MILWAUKEE -- This may have been a low point in the Milwaukee Brewers season. But it still shouldn't be confused with Death Valley.
It is true that the Brewers played 16 innings, not to mention 5 hours, 22 minutes, Tuesday night and Wednesday morning, only to lose to the Washington Nationals, 4-2.
But when the Brewers awaken -- and they'll have to do so shortly for Wednesday's day game -- their world won't exactly be in ruins.
They will still have the best record in the National League. They will still have a 4 1/2-game lead in the NL Central. These are solid consolation prizes.
The Brewers are in a bit of a downturn against the Nationals after rocketing through Arizona and Colorado with a 6-1 road trip. They were shut out Monday night by Gio Gonzalez and three relievers, and the pitching matchup for the final game of the series, Marco Estrada vs. Stephen Strasburg, does not look particularly promising.
Tuesday night the Brewers had serious problems early with Washington starter and Wisconsin-native Jordan Zimmermann. But then they always do. Zimmermann has had five career starts against Milwaukee and he is 4-0 with a 2.35 earned run average.
"Zimmermann is a great pitcher," Brewers manager Ron Roenicke said. "But we had some chances today and we just had some bad at-bats.
"We lost the game because we didn't get good at-bats when we needed a hit. That's why we lost the game."
The Brewers scored two runs in the fifth, nothing before and nothing after, and there were 11 innings of after in this game. But they have set a high bar for themselves when it comes to production this season.
The Brewers are the second-highest-scoring team in the NL. They had just swept the highest-scoring team, the Rockies, in Denver over the weekend. It is not hard to grasp their run-production success. They are second in the league in home runs and second in slugging percentage. But they are also fourth in stolen bases. They are far from one-dimensional.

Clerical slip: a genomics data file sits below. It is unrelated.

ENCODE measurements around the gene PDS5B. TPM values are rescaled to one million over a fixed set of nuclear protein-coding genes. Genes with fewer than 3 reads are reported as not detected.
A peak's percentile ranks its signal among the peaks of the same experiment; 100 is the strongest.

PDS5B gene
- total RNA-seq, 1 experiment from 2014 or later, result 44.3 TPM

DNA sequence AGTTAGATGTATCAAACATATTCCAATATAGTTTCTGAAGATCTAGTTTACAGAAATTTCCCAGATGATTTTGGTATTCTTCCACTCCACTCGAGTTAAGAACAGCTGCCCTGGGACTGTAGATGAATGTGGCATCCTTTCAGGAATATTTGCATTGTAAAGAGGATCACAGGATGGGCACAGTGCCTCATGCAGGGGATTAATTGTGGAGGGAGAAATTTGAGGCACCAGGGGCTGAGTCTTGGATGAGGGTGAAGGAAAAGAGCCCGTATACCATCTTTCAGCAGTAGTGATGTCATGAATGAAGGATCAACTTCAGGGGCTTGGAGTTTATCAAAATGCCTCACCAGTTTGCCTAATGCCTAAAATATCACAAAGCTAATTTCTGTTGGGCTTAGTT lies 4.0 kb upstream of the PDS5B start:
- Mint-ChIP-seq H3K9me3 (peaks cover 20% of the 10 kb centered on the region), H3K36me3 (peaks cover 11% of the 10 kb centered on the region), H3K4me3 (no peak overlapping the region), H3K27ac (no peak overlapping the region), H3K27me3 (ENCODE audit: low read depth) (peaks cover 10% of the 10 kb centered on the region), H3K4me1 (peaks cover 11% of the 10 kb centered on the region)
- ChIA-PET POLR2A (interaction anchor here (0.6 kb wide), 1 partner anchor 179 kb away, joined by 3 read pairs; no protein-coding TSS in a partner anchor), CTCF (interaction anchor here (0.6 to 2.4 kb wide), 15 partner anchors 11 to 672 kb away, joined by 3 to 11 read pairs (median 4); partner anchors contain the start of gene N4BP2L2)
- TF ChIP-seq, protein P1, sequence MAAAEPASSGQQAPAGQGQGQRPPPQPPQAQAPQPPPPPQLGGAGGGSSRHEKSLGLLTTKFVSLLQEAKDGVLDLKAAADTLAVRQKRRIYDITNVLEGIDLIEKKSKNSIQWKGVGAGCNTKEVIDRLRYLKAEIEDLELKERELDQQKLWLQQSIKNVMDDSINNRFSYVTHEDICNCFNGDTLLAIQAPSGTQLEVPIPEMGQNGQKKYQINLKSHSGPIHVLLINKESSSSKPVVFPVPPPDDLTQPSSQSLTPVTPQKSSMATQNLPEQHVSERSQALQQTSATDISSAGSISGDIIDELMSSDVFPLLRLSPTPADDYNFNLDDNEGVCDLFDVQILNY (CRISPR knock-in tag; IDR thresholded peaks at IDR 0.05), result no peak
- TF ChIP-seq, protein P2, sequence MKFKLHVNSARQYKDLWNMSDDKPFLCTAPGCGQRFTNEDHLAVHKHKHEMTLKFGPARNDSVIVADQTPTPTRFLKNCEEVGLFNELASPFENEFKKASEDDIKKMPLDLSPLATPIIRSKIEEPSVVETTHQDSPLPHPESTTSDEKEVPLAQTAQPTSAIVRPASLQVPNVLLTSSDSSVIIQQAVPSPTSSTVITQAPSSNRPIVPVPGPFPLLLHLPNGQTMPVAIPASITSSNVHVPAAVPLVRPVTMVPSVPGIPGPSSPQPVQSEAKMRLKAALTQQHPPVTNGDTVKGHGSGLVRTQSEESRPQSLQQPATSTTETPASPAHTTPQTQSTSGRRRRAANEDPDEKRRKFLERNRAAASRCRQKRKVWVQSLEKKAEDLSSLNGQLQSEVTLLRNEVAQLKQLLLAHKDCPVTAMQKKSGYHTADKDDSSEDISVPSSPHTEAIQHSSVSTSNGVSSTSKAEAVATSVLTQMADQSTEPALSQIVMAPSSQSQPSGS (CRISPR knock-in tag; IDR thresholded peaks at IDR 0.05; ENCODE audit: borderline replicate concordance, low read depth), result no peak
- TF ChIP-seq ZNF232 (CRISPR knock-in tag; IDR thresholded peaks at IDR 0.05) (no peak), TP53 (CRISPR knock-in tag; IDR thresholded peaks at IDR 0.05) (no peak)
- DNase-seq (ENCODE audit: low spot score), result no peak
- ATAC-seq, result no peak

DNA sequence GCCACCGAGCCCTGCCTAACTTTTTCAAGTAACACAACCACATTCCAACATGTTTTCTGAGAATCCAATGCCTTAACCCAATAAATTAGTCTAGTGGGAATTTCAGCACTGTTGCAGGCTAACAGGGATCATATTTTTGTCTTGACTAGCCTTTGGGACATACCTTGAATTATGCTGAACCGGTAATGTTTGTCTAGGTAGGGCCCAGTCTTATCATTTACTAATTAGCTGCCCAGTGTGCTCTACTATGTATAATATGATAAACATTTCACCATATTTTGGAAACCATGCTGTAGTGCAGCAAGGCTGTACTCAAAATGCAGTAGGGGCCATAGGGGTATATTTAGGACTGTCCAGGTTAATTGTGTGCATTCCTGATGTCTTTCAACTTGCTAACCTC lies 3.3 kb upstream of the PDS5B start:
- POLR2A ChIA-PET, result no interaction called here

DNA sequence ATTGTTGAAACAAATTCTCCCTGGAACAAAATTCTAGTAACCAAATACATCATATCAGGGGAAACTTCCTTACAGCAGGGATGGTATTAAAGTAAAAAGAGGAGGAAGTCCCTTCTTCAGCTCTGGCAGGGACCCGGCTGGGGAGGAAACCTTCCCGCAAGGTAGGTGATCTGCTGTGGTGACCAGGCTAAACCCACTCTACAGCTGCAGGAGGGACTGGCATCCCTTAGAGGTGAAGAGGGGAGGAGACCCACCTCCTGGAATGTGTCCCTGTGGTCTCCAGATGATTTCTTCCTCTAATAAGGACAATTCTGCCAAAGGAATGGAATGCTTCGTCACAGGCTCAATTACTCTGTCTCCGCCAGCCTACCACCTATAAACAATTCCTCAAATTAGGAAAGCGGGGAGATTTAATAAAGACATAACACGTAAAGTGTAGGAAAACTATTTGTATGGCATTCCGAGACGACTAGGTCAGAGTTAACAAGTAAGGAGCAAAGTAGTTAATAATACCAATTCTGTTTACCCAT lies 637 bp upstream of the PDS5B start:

So on a night when their hitters appeared to be over-eager, impatient and routinely unsuccessful, the difference was notable. To the opposition, they generally appear much more difficult than that.
"They're a free-swinging bunch," said Nationals manager Matt Williams. "It's an example of if in fact you can do as Gio did [Monday night] and establish early, then maybe you can expand [the strike zone] a little bit and keep them off-balance.
"But if you throw balls in the middle of the plate, they can get big in a hurry. That's been a part of their success -- the home run ball, power numbers and they've got some speed to go along with it. They've got a couple of guys in the middle of their lineup that are hitting over .300. Along with all their guys who can hit it over the fence, it's pretty potent. That's the key for them. The key for the opposition is establishing early, then maybe expanding a little bit, and getting them off-balance."
And what both of these two teams conclusively demonstrated in this marathon was that they had pitching in quality and quantity. In addition to allowing only six runs while recording 96 outs, the pitchers limited the hitters to a batting average of .189 for the night/early morning.
The Nationals came into this game leading the Major Leagues in team earned run average. The Brewers' pitching numbers aren't that lofty but their pitching has been good enough to keep them in first place every day since Apr. 5.
This one stung, no question. Defeat is never a suitable outcome, but it's especially hard to take after putting in five-plus hours.
"It's just tough, you play 16 innings and you lose, it's just tough overall," said Yovani Gallardo who many hours ago, started this game for the Brewers. "For a game to go that long you obviously want to be on the winning side, just to make everything worth it. It's definitely tough when you lose a long game like that, but you've just got to forget about it and get ready to go."
And even here, Gallardo's performance was a plus. He allowed only one run over six innings. In his last four starts, he has given up only three earned runs.
There was an eerie quality about the surroundings for this game, quite apart from who won and who lost. Miller Park is typically a hitter-friendly venue, but it went through two different seasons while this game was being played.
The daytime high in Milwaukee had been 83 degrees. But as the game and the evening wore on, the temperature dropped considerably, falling to 56 degrees by midnight. And so, as Tuesday night turned to Wednesday morning, the Miller Park roof closed.
It felt like summer had come and gone in southeastern Wisconsin. Then again, this defeat could have appeared to be a calamity for the Brewers. In truth, it was a difficult night and early morning at Miller Park, but chances are that both the season and the ballclub will be able to come back.
Mike Bauman is a national columnist for MLB.com. This story was not subject to the approval of Major League Baseball or its clubs.Less